The fight to save coral reefs just got more complicated. New research found that even if humans succeed in protecting reefs from pollution and overfishing, global warming will still pose a deadly threat.
Researchers behind the study, published in the journal Nature, evaluated data from several previous bleaching events — a phenomenon that causes corals to lose their color and often die — in the Great Barrier Reef. The bleaching events examined in the study were largely driven by increases in water temperature, and the research found that local efforts to support the reefs by improving water quality and stopping overfishing failed to improve the reefs’ chances of survival. The results underscore the importance of fighting global climate change to protect coral reefs, researchers say. Indeed, coral reefs could be doomed if temperature rise continues on its current trajectory.
“Bleaching is now the new normal,” says study author Terry Hughes, director of the ARC Centre of Excellence for Coral Reef Studies. “We absolutely have to address rising sea temperatures. Just doing things locally is not going to work.”
A number of factors — including high temperatures, water pollution and overfishing — can cause corals to bleach and, eventually, die. Three global mass bleaching events have occurred in the last two decades, the most recent and devastating beginning in 2014 and lasting more than two years. Scientists have attributed all of those events to high temperatures tied to man-made climate change and say they expect such events to increase in frequency and severity.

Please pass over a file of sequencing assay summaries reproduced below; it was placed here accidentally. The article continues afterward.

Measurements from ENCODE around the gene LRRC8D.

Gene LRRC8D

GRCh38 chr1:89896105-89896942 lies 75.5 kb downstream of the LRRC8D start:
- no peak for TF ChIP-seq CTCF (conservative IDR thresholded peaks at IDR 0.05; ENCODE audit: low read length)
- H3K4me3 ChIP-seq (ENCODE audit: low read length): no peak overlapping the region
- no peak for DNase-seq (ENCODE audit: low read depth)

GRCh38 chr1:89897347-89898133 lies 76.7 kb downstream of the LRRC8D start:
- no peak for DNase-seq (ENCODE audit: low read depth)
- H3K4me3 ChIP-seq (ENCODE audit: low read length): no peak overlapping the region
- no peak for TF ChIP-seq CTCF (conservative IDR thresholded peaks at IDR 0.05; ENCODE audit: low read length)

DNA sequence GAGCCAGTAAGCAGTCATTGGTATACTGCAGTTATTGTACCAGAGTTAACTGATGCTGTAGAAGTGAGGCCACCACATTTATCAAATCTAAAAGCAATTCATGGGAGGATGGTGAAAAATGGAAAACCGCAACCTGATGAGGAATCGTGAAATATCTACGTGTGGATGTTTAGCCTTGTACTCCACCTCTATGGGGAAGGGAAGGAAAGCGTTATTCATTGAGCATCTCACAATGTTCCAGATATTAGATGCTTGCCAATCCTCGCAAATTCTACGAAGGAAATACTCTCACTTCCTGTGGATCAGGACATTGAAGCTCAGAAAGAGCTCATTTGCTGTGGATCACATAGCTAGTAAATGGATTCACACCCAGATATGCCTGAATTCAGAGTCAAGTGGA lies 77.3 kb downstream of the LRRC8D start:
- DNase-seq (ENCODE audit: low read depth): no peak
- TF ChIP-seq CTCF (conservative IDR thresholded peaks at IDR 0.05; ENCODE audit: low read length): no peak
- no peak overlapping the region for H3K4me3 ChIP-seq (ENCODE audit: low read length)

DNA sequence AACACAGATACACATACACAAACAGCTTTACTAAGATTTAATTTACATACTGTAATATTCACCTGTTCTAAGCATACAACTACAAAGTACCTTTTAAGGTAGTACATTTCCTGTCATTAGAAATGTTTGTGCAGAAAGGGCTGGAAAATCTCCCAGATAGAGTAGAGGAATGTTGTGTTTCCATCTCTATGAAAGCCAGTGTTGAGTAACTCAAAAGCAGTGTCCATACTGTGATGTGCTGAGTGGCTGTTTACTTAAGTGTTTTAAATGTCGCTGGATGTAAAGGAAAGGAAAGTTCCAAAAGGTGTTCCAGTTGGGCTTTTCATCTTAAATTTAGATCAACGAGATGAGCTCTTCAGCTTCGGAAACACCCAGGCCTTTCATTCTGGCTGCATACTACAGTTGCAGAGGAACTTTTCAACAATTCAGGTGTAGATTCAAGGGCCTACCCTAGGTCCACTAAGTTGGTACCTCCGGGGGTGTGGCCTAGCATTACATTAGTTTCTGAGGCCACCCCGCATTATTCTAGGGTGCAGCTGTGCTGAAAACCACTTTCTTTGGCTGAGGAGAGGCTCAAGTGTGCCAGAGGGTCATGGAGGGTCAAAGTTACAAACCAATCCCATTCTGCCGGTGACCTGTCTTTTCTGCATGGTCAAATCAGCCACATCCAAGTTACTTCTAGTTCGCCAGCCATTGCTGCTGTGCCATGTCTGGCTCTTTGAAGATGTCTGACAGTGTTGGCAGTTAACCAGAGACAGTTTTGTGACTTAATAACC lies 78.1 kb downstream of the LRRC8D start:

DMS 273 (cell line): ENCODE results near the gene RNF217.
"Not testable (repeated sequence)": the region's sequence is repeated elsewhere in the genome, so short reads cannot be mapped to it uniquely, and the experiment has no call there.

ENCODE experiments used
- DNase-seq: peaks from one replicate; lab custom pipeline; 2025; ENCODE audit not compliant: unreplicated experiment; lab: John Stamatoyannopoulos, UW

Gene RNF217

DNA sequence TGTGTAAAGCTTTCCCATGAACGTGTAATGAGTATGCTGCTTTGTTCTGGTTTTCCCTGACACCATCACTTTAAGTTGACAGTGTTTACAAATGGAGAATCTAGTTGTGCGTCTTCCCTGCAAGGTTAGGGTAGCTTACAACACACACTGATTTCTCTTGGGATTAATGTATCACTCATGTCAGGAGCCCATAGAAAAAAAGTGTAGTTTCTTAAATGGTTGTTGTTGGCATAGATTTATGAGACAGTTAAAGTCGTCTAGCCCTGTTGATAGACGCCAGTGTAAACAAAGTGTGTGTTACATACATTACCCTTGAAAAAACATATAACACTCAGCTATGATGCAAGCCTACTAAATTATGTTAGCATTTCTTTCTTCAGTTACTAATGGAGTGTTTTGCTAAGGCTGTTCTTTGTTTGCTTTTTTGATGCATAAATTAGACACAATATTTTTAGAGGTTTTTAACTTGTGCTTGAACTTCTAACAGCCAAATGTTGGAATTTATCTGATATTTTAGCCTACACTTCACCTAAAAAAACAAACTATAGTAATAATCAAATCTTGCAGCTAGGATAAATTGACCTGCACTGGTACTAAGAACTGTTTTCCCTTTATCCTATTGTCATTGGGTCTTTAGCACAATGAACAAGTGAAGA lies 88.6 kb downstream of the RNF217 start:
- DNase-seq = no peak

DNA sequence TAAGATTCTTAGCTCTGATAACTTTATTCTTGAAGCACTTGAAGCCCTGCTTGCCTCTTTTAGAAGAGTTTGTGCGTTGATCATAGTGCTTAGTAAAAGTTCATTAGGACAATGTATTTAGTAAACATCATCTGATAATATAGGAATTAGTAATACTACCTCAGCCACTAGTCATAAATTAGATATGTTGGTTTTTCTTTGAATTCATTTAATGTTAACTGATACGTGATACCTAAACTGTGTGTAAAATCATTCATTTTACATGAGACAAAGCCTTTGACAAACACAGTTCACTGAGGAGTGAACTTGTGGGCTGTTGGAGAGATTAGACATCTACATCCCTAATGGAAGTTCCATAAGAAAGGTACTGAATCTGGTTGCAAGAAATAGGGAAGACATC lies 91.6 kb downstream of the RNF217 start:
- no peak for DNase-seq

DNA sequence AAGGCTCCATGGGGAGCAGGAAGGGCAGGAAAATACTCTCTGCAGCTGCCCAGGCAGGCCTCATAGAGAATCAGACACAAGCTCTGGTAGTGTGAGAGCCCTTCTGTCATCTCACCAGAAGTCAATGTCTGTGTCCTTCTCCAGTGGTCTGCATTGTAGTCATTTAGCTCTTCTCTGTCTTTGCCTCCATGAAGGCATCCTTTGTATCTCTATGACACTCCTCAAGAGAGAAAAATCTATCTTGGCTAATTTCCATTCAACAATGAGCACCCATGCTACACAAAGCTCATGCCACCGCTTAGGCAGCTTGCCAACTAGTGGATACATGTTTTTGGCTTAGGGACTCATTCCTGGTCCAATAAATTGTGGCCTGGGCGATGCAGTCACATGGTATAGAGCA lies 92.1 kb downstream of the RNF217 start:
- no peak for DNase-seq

Protecting reefs in the face of global warming has flummoxed scientists and policymakers, with many concluding that a significant share of the world’s reefs will inevitably disappear. Research published earlier this year found that more than 75% of reefs will experience annual severe bleaching by 2070 even if countries meet their pledges to reduce greenhouse emissions made under the Paris Agreement on climate change.
Researchers behind the study say local reef protection measures still play an important role in saving corals, even if those programs do not protect against climate change. Destruction of the ocean ecosystem from pollution or overfishing can kill corals as effectively as warm temperatures.
The dire reality has led a group of scientists unaffiliated with the new study to focus on conserving a select few reefs that research shows can most easily be saved — a form of insurance policy against worst-case-scenario climate change. Researchers behind the project, known as 50 Reefs, will identify the reefs most resilient to climate change and work with local officials to develop plans to protect them.
“We can no longer hide away from the grave reality of this situation,” says Ove Hoegh-Guldberg, a marine science professor at the University of Queensland. “We are going to lose another 90% of coral reefs. That remaining 10% becomes hugely important for recovery.”
But identifying a few reefs to target troubles Hughes and some others who say it’s too soon to give up hope on stemming warming. “If temperatures keep rising through business as usual emissions, we’ll see bleaching on most reefs around the world,” he says. But “we still have a narrowing window of opportunity to save all of the coral reefs.”